The New Jersey Devils’ breakout season came to a bitter end with a 3–2 overtime loss to the Carolina Hurricanes in Game 5 of their second round series, giving the Hurricanes a 4–1 series lead.
New Jersey smashed all expectations this season, with a 49-point increase from last season tying an NHL record, With players such as Jack Hughes emerging as stars, the Devils had their best regular season ever with 112 points. Things looked dire after being down 2–0 in their first round series against the rival New York Rangers, but they showed their resolve and stormed back to win the series in seven.
However, the series against the Hurricanes showed that the Devils still have work to do (and I’m really bad at making predictions). Carolina was the better team for most of the series, with three of its four wins coming in blowouts. Even with a close Game 5, the Hurricanes still controlled the game in the third period and overtime.
There are many reasons why the Devils lost this series, but these are the three most important blunders.
3. Ineffective power play
Special teams are extremely important in the Stanley Cup playoffs, and New Jersey just didn’t do enough to win this series. The Devils’ penalty kill was decent at 10-for-12 (83%) with shorthanded goals, but their power play was terrible.
The Devils’ power play success rate was very similar to the Hurricanes, 2-for-12 (16.7%). The difference is that the Devils allowed three shorthanded goals, so their net power play percentage was in the negative. Granted, all three of those goals happened in Game 3, which New Jersey won handily 8-4, so it could have been worse. However, the Devils’ inability to take advantage of their opportunities cost them dearly in the series.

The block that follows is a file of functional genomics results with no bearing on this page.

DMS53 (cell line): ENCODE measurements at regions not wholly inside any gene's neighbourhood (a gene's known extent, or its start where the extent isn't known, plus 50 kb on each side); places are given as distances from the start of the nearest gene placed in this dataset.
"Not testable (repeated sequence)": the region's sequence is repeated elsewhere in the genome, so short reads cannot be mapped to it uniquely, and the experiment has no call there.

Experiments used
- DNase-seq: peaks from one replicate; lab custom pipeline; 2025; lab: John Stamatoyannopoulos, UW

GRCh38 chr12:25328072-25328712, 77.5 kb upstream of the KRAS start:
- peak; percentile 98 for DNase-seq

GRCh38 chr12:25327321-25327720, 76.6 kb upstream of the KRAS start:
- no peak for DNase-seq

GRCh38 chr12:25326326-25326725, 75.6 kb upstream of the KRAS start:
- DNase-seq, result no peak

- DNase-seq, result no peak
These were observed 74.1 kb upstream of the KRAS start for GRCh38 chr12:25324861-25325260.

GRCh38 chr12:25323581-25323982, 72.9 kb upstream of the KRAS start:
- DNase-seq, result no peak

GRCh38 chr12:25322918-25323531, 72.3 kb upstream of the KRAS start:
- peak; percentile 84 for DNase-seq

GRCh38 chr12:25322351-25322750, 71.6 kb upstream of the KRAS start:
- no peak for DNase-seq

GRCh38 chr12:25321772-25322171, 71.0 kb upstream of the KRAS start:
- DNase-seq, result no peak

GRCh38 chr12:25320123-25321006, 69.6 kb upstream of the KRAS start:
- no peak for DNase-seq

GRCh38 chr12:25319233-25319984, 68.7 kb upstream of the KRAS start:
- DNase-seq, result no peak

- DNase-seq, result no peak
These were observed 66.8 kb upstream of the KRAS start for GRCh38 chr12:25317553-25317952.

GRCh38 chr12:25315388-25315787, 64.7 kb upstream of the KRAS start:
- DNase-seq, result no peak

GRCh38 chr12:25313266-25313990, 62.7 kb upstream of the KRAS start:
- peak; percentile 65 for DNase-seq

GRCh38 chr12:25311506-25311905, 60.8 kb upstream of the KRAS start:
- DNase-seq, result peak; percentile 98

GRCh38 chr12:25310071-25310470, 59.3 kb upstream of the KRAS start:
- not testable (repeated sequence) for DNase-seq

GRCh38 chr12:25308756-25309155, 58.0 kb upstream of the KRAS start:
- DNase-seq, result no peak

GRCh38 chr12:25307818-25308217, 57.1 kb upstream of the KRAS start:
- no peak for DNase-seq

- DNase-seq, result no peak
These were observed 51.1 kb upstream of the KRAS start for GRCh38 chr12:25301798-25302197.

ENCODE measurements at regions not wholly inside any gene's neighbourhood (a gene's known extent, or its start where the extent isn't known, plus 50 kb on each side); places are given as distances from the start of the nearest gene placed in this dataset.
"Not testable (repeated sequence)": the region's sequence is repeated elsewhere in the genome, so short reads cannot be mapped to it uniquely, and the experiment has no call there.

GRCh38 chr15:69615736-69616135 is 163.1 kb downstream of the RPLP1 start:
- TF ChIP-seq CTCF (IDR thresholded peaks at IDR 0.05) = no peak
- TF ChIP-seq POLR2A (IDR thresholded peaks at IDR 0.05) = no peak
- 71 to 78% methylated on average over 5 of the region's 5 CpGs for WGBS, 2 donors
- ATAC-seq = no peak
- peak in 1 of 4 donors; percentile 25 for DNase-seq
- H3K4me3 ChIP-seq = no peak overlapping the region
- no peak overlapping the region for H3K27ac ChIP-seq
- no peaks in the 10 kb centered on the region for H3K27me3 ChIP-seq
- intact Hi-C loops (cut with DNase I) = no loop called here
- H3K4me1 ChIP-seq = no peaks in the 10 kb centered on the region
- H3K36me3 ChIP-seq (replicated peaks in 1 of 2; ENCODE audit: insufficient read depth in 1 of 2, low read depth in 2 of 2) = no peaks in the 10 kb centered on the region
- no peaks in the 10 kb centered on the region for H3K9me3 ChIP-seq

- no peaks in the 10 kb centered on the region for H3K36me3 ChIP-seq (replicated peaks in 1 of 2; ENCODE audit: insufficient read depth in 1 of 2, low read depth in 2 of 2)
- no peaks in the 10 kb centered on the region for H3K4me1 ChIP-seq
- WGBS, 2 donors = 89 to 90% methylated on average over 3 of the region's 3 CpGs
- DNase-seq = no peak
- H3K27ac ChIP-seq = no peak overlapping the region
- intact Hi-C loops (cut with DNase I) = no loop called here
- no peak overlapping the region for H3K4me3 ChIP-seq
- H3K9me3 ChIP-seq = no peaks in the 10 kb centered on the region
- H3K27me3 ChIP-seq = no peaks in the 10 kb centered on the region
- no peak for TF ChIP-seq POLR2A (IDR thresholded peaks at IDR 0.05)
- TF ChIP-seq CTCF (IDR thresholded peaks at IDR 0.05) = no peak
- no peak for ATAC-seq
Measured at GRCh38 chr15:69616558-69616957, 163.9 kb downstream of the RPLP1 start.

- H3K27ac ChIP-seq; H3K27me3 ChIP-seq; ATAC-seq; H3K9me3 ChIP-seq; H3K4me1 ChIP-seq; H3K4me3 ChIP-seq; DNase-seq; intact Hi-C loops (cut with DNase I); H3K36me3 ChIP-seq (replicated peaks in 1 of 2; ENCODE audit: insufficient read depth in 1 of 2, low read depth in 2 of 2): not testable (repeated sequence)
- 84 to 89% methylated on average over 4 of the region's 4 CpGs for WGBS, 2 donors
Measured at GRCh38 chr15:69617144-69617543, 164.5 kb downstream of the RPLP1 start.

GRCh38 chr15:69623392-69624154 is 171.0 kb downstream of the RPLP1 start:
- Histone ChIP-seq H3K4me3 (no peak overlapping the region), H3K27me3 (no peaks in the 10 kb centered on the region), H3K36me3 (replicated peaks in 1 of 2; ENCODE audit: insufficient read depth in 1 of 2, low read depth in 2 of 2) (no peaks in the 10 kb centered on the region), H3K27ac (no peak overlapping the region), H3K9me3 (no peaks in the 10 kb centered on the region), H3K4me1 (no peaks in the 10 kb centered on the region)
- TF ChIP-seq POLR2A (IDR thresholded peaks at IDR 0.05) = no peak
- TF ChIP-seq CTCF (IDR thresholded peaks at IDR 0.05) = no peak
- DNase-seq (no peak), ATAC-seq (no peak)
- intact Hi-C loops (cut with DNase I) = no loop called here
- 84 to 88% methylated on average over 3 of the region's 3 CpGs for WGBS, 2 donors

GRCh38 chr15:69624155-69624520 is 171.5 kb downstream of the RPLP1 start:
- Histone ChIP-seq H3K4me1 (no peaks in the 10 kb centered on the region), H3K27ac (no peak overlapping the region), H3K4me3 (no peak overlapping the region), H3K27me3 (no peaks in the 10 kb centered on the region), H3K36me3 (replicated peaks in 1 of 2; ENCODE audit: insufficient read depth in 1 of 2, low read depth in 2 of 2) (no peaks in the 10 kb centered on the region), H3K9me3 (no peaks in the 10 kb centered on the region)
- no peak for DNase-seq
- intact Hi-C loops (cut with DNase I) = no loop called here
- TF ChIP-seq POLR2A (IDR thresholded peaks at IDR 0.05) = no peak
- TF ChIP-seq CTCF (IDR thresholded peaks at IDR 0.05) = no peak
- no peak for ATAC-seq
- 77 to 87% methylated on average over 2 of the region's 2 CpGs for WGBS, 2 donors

However, this issue did not come up in the series itself. The Devils had a similar power play percentage in Round 1 against the Rangers, going 4-for-24. The Hurricanes have shut down the Devils’ power play all season long. During the regular season, Carolina outscored New Jersey, 7–2, with the Devils holding the man advantage.
2. Poor defense and goal setting
The Devils struggled to hold off the Rangers in their first round series until an unlikely hero emerged. Rookie goaltender Akira Schmid took over the reins from Vitek Vanček in Game 3 and stopped 135 of 142 shots for a .950 save percentage. He looked shaky in Game 6 with five goals allowed, but was pretty good for the other four games he started. The Devils’ defense in front of him also improved as the series progressed, with Schmidt leading the Devils’ comeback.
Unfortunately for New Jersey, no such hero came to the rescue this time. The Devils started Schmid in the first two games but pulled him in both. Vanacek then started Games 3 and 4 but was later pulled as well. Schmidt then started Game 5, and while he played valiantly with 36 saves on 39 shots, it was too little, too late.
Of course, goalkeepers can’t get all the blame when the defense in front of them doesn’t catch on. New Jersey was much more turnover-prone in this series, with 71 turnovers to Carolina’s 41. The low point came in Game 4, when the Devils made 26 turnovers and only forced two of their own. Prime Martin Brodeur could have been in net, and it wouldn’t have mattered how many times the Devils turned the puck over.
1. Inability to control the speed of play
To understand this point, it is necessary to understand the difference in style of play between these teams. New Jersey prefers to play a fast paced game with a deadly attack away from the crowd, while Carolina prefers a slower style and scores most of its goals on sustained pressure. Going into this series it was clear that whichever team can control the pace, will hold the edge.
The Hurricanes were the ones controlling the pace for most of the series. The Devils rarely found an odd-man rush in their favor and struggled to score because of it. Meanwhile, the Hurricanes looked far more comfortable as they were able to keep the puck in the offensive zone and play to their strengths.
This goes to show how important it is to be successful in a variety of sports. To reach the level of a true contender, the Devils must be able to do the same.